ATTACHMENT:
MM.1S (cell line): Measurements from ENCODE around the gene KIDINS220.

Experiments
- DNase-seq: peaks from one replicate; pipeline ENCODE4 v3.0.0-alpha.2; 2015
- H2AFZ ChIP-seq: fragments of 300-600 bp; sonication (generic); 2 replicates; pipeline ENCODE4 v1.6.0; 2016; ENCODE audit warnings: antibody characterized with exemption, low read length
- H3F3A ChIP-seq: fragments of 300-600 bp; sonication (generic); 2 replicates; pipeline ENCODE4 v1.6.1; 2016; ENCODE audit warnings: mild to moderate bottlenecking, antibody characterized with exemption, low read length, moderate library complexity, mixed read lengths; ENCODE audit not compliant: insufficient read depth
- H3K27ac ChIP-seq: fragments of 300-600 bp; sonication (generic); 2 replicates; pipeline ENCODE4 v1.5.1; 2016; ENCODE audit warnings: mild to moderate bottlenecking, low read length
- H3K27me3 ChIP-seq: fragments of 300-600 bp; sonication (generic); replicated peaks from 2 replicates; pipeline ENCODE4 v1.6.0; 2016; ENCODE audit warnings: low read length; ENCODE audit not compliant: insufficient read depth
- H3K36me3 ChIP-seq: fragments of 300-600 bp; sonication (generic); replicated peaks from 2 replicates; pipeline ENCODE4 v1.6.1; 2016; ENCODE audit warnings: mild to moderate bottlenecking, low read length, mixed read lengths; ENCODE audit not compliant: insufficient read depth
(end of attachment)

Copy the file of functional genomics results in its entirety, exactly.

MM.1S (cell line): Measurements from ENCODE around the gene KIDINS220.

Experiments
- DNase-seq: peaks from one replicate; pipeline ENCODE4 v3.0.0-alpha.2; 2015
- H2AFZ ChIP-seq: fragments of 300-600 bp; sonication (generic); 2 replicates; pipeline ENCODE4 v1.6.0; 2016; ENCODE audit warnings: antibody characterized with exemption, low read length
- H3F3A ChIP-seq: fragments of 300-600 bp; sonication (generic); 2 replicates; pipeline ENCODE4 v1.6.1; 2016; ENCODE audit warnings: mild to moderate bottlenecking, antibody characterized with exemption, low read length, moderate library complexity, mixed read lengths; ENCODE audit not compliant: insufficient read depth
- H3K27ac ChIP-seq: fragments of 300-600 bp; sonication (generic); 2 replicates; pipeline ENCODE4 v1.5.1; 2016; ENCODE audit warnings: mild to moderate bottlenecking, low read length
- H3K27me3 ChIP-seq: fragments of 300-600 bp; sonication (generic); replicated peaks from 2 replicates; pipeline ENCODE4 v1.6.0; 2016; ENCODE audit warnings: low read length; ENCODE audit not compliant: insufficient read depth
- H3K36me3 ChIP-seq: fragments of 300-600 bp; sonication (generic); replicated peaks from 2 replicates; pipeline ENCODE4 v1.6.1; 2016; ENCODE audit warnings: mild to moderate bottlenecking, low read length, mixed read lengths; ENCODE audit not compliant: insufficient read depth